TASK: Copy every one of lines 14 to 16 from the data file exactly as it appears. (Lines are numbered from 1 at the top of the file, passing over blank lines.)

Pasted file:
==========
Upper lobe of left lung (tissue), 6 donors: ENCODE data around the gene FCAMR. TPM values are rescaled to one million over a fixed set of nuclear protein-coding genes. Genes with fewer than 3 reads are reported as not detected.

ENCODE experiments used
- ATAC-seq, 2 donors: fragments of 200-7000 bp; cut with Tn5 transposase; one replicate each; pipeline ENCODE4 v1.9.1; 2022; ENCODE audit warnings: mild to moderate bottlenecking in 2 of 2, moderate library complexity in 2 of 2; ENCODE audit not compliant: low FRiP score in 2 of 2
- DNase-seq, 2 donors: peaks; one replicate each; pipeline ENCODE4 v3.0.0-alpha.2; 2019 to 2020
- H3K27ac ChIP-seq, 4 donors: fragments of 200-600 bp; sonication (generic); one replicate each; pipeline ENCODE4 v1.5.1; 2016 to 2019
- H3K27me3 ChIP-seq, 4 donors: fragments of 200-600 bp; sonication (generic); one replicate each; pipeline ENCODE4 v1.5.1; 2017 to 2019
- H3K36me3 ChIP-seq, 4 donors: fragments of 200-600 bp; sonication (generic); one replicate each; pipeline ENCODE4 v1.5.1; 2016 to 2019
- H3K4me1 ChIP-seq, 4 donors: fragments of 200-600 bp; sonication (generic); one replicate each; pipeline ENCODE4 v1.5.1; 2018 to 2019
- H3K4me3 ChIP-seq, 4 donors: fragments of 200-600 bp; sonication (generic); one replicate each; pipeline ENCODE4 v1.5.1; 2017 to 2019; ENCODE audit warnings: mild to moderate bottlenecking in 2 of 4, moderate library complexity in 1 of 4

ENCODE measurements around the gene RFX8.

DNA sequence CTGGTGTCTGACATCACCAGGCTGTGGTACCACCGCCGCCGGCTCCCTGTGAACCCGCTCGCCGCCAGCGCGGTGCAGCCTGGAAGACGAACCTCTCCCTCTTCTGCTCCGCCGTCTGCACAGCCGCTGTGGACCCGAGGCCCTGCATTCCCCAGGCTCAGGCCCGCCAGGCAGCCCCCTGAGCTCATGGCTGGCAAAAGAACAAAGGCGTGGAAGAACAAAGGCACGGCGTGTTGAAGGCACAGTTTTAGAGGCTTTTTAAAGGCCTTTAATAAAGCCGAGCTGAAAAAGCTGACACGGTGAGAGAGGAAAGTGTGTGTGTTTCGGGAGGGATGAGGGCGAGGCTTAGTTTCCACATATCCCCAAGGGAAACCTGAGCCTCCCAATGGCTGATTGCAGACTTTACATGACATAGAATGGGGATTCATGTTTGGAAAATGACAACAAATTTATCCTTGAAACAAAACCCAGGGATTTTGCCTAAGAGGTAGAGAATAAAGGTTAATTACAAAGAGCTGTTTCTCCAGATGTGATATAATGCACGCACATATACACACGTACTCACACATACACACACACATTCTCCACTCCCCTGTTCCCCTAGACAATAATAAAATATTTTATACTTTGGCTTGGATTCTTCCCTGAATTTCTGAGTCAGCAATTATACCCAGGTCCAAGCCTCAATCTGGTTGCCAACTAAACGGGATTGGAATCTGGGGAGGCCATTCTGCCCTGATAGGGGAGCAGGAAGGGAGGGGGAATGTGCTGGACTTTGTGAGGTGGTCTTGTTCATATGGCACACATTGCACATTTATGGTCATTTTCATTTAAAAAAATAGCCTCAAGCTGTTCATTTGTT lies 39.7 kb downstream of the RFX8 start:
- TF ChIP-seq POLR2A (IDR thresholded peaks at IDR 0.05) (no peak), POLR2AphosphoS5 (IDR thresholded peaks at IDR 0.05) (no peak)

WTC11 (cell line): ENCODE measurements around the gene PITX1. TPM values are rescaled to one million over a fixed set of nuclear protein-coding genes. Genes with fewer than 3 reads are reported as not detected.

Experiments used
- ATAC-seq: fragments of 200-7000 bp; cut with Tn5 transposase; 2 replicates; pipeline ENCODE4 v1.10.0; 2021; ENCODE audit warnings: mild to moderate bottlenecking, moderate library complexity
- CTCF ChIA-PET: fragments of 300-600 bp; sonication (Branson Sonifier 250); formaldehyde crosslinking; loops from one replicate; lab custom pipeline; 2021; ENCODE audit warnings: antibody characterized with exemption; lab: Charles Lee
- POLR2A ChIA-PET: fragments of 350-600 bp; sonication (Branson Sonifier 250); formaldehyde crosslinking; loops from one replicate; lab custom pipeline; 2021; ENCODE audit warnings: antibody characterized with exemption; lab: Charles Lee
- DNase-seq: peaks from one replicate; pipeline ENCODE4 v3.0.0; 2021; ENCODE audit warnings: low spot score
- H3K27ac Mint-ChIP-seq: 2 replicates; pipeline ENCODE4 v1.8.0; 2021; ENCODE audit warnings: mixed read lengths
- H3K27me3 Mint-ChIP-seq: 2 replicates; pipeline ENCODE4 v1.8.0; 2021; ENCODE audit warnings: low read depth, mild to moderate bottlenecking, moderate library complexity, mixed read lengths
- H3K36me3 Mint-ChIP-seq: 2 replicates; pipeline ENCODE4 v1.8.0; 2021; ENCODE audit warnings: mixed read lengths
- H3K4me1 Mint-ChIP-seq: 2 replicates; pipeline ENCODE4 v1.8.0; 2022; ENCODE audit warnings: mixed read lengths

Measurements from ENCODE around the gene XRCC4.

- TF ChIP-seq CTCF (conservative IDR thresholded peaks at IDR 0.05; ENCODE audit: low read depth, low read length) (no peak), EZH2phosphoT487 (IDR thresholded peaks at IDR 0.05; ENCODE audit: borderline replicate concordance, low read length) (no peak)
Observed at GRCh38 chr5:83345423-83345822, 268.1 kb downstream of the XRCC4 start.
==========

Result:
Experiments used
- ATAC-seq: fragments of 200-7000 bp; cut with Tn5 transposase; 2 replicates; pipeline ENCODE4 v1.10.0; 2021; ENCODE audit warnings: mild to moderate bottlenecking, moderate library complexity
- CTCF ChIA-PET: fragments of 300-600 bp; sonication (Branson Sonifier 250); formaldehyde crosslinking; loops from one replicate; lab custom pipeline; 2021; ENCODE audit warnings: antibody characterized with exemption; lab: Charles Lee